Silver Screen: The Score Card, March 26, 2015 Edition
> opening this week in Carbondale.
< leaving Carbondale this Friday.
Bryan Miller unless otherwise credited.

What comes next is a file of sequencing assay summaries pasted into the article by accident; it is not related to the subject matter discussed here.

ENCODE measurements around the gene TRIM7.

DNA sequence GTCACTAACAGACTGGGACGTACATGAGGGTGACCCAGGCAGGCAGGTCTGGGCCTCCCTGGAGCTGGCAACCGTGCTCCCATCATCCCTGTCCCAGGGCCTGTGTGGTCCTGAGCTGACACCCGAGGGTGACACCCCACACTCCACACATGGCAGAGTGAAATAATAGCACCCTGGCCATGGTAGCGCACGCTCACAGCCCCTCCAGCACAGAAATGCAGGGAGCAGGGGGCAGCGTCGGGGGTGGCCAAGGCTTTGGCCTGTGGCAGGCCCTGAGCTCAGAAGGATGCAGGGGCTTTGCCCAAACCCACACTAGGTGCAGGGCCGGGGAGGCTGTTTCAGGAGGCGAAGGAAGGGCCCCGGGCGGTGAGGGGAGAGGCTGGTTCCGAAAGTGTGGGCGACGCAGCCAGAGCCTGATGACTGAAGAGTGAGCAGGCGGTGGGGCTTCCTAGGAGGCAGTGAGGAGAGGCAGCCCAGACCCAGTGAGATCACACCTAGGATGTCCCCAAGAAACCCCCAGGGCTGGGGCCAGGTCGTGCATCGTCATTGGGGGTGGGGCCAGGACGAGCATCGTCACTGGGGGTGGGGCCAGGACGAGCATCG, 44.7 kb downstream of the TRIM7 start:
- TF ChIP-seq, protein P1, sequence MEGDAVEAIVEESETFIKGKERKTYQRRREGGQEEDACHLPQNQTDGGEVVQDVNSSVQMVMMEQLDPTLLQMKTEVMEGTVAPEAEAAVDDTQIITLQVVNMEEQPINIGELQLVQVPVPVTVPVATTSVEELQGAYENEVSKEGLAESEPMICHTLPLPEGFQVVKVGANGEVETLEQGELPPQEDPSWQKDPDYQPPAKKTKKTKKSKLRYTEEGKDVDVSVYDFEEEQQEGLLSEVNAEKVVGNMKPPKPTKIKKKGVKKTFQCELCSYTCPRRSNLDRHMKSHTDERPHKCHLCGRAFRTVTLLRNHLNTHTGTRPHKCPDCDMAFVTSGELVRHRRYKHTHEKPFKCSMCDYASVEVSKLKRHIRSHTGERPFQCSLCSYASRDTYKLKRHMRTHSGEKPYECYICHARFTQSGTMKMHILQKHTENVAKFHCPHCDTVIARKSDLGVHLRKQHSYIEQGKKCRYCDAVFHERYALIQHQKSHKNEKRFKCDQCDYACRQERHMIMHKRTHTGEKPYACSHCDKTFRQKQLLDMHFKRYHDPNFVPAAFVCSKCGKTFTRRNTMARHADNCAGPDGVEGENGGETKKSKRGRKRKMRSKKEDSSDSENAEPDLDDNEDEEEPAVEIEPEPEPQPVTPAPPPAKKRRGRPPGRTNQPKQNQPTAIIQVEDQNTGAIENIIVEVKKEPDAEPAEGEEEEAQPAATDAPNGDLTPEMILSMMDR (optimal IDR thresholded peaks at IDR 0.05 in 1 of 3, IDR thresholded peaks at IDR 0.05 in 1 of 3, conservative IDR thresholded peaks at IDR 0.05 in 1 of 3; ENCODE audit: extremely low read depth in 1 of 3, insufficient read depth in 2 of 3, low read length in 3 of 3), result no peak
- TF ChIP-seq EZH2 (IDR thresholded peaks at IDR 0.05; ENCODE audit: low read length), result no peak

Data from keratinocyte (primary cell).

< American Sniper (R, ***1/2): Clint Eastwood’s war movie, based on Navy SEAL Chris Kyle’s bestselling memoir, is thrilling and problematic. It’s thrilling in that it’s Eastwood’s most exciting movie in years, filled with tense standoffs and impressively chaotic scenes of combat. It’s problematic in that the veracity of Kyle’s autobiography has been called into question, and subsequently debunked claims in later interviews suggest he’s something of an embellisher. (That he served four harrowing tours in a warzone and amassed more confirmed kills than any other sniper in American history is not in dispute; the details, however, get fuzzy.) Eastwood and screenwriter Jason Hall would bear some responsibility for unquestioningly adapting a work filled with potentially questionable claims, but they leave propriety and objectivity behind when they muddle the true story with tall tales about Kyle pursuing two archnemeses through Iraq, real terrorists turned into comic-book villains to provide the war with a clear purpose, structure, and conclusion. These are claims Kyle never made, but they’re integrated into the “true” story as vital components of the movie. It further muddles an already dubious film that preaches exactly the kind of simplistic, black-and-white morality that led us into the Iraq War in the first place. Bradley Cooper, thickened and drawling, is impressive as Kyle, and Sienna Miller does a fine job as his increasingly weary wife raising their new family back Stateside. The film’s treatment of veterans’ issues is commendable, and its perspective on war and the life of a soldier is an important one that represents the views of millions of Americans. Alas, it’s undercut by the crassness of its own manipulations.